Published :2020-03-20T16:46:52+00:00

    About “James Hogg John Carey”

    1. James Hogg John Carey

      James Hogg was a Scottish poet, novelist and essayist who wrote in Scots and English As a young man he worked as a shepherd and farmhand, and was largely self educated through reading He was a friend of many of the great writers of his day, including Sir Walter Scott, of whom he later wrote an unauthorized biography He became widely known as the Ettrick Shepherd , a nickname under which some of his works were published, and the character name he was given in the widely read series Noctes Ambrosianae, published in Blackwood s Magazine He is best known today for his novel The Private Memoirs and Confessions of a Justified Sinner His other works include the long poem The Queen s Wake, his collection of songs Jacobite Reliques, and the novels The Three Perils of Man, The Three Perils of Woman, and The Brownie of Bodsbeck.

    956 thoughts on “The Private Memoirs and Confessions of a Justified Sinner”

    1. I have no idea what this book is about. Nobody does. The narrative is so dense that it is impossible to make a solid interpretation of the events, but I shall try. I shall try to tell you why this book is so utterly excellent. Perhaps the most obvious interpretation to start with is the religious angle. Robert, our sinner, has been claimed by Satan. The prince of destruction dominates his mind and controls his actions. The novel can be read as a didactical message about the dangers of a sinful m [...]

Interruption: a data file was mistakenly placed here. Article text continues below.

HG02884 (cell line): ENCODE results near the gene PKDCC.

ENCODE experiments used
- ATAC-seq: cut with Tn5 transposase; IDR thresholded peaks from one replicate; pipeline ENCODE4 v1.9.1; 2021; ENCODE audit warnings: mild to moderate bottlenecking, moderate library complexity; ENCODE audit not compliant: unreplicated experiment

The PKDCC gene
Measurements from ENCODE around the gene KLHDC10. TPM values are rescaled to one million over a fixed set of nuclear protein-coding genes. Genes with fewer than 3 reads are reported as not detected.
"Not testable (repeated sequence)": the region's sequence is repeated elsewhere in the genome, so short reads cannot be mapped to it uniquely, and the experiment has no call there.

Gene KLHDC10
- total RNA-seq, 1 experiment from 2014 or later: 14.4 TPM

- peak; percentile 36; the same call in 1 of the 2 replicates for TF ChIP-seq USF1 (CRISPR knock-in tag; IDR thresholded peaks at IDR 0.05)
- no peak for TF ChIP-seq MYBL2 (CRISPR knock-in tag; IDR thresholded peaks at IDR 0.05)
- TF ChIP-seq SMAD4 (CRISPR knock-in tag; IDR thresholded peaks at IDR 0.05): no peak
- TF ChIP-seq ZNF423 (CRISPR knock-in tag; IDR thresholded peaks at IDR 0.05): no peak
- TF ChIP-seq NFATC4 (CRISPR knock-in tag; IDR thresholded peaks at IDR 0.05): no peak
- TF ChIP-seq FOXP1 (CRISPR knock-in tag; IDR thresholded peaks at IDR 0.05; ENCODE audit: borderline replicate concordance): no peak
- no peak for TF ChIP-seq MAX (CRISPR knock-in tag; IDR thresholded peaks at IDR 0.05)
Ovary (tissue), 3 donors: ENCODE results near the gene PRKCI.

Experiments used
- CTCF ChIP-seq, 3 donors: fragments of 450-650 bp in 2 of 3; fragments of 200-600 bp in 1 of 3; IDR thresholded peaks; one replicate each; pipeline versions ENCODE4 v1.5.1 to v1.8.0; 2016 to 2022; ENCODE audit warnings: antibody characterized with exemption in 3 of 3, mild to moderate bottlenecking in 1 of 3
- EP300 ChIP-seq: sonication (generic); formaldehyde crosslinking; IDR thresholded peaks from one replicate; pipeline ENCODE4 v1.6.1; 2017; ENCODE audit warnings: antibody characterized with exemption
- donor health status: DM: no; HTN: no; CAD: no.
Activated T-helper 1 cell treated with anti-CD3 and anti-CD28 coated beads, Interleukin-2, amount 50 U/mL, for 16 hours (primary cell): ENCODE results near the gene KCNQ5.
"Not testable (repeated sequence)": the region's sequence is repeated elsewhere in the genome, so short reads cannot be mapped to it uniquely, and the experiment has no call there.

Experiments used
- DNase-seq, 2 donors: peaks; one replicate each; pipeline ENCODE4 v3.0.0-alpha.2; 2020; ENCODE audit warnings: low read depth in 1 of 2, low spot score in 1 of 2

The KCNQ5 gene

2. A "post-modernist" early 19th century Scottish novel featuring multiple narratives and at least one--possibly three--unreliable narrators, "Sinner" is a curious congeries of doppleganger tale, abnormal psychology, moral fable, anti-Calvinist satire, and historical fiction with a little comic relief thrown in. Part of its attraction may come from its very strangeness, which in turn may be a result of the fact that Hogg is not completely in control of his material, but that in no way diminishes th [...]